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Hitachi Seiki Case

Yutaka Matsumura, directors of the of the largest machine tool companies in Japan, worked closely with Hitachi Seiki and guided the company to become an innovation leader because their competitive industry was significantly changing. The problem was in innovation for the Japanese machine tool industries to catch up with the rest of the world. This made it difficult with Matsumura setting the objective to always introduce the most advanced products in the marketplace.

Hitachi Seiki stayed on top of their competitors with a competitive priority producing the best product uality for their customers. To meet this standard Hitachi Seiki set forth a new engineering discipline called Mechatronics, which is the integration of mechanical design and electronics. With this new discipline the company can take action in Flexible Manufacturing Systems (FMS) to be able to meet the needs of their customers and be as flexible as possible to cater to them.

The case states, “There were many problems with the new technology, and developments in automation did not materialize as rapidly as expected. As a result, many companies stuck with traditional manufacturing processes. ” This set Hitachi Seiki apart from the other companies and they had a competitive advantage among the other companies. There are three options that lie to overcome the problem of innovation. The first option to consider is automated materials handling for the assembly.

With this course of action the company takes concern in three different areas of operation; how should the assembly process, the automatic storage system and the production ontrol system be organized? With this option the company figured that the automated materials handling, providing the right materials to the right place at the right time, would reduce assembly time to Just 60 hours to meet their competitive priority and the customers product expectations. The second option to consider is high precision with FMS 1 11 .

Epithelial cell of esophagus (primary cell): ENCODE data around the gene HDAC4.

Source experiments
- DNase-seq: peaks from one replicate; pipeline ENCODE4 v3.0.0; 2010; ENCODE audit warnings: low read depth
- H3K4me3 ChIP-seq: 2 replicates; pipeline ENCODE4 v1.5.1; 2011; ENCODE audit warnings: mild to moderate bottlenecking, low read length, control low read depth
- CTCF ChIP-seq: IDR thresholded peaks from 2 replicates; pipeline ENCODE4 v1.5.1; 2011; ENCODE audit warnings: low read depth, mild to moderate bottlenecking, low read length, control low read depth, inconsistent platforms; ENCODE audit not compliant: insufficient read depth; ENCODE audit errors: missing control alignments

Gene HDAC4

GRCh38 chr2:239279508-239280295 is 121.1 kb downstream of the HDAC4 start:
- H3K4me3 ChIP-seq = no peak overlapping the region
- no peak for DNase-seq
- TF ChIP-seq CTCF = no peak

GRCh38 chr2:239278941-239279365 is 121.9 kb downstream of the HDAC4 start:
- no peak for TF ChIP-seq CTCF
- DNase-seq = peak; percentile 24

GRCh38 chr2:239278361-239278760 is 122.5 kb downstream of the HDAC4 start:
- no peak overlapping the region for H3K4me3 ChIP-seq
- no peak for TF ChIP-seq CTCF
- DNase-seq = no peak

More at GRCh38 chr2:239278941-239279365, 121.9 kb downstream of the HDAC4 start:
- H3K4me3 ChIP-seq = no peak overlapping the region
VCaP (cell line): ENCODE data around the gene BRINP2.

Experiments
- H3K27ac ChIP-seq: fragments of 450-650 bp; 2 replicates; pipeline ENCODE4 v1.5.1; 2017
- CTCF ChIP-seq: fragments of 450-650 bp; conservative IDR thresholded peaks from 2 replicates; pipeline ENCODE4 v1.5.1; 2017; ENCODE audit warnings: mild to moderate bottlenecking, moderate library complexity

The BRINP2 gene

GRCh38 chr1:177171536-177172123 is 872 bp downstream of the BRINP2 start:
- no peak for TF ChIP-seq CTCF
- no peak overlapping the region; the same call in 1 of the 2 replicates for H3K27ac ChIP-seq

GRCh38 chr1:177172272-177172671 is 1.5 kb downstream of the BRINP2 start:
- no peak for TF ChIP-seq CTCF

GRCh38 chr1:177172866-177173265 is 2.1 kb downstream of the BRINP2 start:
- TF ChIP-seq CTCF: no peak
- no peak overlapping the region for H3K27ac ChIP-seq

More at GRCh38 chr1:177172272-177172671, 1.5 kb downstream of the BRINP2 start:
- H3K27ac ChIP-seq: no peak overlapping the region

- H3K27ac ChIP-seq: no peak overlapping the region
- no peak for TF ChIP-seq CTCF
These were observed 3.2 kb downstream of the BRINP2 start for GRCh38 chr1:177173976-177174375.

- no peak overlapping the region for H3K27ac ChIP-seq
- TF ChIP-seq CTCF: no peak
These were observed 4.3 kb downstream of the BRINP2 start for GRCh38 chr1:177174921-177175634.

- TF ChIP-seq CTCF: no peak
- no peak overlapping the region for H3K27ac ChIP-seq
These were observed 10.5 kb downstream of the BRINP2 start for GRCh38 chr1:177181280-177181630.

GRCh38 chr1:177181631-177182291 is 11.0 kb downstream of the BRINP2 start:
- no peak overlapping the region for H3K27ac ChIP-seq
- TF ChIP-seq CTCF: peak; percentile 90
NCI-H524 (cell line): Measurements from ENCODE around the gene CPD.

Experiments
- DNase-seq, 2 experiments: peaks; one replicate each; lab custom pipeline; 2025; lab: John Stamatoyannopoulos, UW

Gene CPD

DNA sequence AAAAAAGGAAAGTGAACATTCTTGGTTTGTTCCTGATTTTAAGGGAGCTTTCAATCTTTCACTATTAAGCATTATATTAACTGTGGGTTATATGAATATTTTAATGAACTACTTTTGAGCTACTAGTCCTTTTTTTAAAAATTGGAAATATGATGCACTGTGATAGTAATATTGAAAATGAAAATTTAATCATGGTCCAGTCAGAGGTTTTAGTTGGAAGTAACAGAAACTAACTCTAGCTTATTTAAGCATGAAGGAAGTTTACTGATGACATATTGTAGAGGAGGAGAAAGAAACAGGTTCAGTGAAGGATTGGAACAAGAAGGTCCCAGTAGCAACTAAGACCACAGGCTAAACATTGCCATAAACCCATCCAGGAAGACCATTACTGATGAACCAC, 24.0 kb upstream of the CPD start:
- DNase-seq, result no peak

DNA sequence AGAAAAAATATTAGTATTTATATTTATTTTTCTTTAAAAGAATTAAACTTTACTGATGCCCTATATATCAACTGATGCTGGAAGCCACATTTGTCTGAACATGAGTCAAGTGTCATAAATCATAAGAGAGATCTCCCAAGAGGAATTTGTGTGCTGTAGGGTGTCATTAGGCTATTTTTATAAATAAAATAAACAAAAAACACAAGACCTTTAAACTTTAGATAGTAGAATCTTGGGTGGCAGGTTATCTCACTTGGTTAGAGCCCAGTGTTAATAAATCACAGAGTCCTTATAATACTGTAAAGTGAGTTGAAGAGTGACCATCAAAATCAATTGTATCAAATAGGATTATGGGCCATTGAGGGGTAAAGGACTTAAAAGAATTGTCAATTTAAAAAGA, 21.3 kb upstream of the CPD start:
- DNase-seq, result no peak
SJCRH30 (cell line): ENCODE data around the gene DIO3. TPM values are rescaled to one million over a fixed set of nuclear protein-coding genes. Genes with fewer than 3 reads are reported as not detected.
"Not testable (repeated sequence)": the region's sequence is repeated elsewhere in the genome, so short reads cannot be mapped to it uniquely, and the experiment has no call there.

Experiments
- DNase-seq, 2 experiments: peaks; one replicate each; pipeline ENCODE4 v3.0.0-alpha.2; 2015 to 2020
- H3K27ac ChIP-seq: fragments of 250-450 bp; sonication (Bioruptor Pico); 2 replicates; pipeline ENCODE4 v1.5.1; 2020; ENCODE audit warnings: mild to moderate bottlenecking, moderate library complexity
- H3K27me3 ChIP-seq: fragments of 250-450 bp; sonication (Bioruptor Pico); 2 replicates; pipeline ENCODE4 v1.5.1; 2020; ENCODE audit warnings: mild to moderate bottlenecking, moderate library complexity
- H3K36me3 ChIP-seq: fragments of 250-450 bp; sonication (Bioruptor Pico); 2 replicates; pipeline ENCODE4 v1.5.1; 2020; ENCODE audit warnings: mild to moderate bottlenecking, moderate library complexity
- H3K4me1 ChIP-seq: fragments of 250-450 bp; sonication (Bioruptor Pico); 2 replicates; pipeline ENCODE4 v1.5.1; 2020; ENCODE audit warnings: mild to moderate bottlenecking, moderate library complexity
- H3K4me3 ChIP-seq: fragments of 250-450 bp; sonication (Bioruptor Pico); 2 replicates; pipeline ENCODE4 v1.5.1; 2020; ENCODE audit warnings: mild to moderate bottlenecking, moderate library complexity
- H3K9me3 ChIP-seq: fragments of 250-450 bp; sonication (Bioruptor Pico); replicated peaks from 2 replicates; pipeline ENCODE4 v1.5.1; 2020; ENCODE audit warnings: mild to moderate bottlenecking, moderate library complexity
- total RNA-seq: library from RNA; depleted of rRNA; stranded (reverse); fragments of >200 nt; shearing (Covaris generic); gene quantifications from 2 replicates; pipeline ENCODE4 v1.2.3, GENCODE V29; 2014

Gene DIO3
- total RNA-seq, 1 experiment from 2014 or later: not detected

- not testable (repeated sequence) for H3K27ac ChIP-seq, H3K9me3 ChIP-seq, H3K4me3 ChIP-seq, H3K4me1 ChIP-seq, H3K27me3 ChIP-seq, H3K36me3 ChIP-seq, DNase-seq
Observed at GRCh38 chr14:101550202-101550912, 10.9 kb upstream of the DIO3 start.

Hitachi Seiki produced machines capable of operating in a range from one to five microns, they Just required lengthy and careful setup rocedures that could take up to fours hours. Though, with this option, the company fgured the setups could be done off-line and reduced to one hour and processing time would be reduced by 25% and the total system utilization would increase from 80%-95%. The third option to consider, and the option that I suggest for the company to follow, is full line FMS 112. 5, to extend the lead time advantage to all final products with FMS capability for the whole line of components.

This option would be a arginal improvement and would reduce lead-time for completed products. This is the best option because it is the least controversial of the proposed flexible manufacturing systems and everyone on the manufacturing floor felt that it was needed to fill the gap in their capability to machine prismatic parts in 800 by 800 millimeters in size. The risks with this option are that the designers were not quite on board with it and the cost of the system was estimated to be around $3 million. Hitachi Seiki Case By zhembree

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